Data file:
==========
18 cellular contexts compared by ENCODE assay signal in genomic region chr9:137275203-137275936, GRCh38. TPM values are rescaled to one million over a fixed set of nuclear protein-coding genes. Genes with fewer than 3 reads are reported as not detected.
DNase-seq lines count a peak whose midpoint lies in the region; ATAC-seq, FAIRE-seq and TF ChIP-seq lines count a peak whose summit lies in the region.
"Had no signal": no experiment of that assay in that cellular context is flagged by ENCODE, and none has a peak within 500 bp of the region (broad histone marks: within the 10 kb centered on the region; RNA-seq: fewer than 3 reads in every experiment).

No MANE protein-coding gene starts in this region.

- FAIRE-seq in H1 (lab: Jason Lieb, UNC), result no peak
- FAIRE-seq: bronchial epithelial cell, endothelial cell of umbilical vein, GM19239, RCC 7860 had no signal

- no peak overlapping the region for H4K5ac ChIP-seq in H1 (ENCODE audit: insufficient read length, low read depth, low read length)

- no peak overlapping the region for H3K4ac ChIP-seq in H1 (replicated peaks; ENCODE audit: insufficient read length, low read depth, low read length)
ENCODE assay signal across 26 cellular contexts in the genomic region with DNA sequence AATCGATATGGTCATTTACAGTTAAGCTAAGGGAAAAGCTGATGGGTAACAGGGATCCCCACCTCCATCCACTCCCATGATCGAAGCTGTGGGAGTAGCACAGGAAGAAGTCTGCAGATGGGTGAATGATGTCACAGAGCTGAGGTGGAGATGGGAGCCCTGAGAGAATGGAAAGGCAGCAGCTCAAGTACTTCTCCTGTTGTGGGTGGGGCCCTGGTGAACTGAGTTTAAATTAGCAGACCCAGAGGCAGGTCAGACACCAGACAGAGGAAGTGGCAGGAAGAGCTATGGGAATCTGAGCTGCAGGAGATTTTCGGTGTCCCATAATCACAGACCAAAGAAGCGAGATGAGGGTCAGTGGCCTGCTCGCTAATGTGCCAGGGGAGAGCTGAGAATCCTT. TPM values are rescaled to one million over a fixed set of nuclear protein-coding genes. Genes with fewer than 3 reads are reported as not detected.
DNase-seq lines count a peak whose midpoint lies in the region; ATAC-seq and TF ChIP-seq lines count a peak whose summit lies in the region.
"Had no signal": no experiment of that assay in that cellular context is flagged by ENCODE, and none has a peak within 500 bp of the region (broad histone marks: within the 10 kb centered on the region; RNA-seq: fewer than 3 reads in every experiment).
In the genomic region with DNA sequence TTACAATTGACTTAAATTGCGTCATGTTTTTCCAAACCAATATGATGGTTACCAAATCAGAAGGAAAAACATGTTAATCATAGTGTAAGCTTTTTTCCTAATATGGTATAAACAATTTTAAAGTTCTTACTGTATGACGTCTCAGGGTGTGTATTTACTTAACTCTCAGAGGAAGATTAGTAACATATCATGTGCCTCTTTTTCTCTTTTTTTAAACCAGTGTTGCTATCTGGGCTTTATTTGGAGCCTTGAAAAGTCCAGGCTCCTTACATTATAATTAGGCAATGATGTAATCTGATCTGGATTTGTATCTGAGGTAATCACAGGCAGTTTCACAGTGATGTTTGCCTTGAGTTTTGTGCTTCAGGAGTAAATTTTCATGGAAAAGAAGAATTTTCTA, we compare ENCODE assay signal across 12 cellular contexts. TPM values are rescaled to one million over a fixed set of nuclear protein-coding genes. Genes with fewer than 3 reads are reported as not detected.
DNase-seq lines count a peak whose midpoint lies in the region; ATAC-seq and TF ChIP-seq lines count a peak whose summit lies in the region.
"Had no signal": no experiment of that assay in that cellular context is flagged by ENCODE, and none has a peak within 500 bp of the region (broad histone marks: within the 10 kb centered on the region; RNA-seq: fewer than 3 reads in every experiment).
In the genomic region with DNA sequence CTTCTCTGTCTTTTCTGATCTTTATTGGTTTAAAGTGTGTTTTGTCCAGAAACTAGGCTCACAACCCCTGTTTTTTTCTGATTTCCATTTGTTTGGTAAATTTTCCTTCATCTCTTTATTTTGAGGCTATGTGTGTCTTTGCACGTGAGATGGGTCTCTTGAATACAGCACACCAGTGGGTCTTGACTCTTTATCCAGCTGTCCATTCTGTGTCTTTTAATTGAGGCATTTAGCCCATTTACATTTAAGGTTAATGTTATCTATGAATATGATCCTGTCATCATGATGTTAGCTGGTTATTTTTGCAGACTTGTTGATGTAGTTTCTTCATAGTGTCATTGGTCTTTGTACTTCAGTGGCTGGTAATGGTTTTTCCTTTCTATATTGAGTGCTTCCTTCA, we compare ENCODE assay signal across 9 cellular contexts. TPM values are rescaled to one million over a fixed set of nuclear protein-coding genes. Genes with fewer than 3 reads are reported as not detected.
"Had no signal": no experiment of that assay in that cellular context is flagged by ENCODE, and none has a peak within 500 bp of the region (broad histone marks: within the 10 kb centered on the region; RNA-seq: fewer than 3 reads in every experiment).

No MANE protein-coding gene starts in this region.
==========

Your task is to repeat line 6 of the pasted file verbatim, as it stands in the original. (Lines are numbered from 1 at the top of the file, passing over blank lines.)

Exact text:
- FAIRE-seq: bronchial epithelial cell, endothelial cell of umbilical vein, GM19239, RCC 7860 had no signal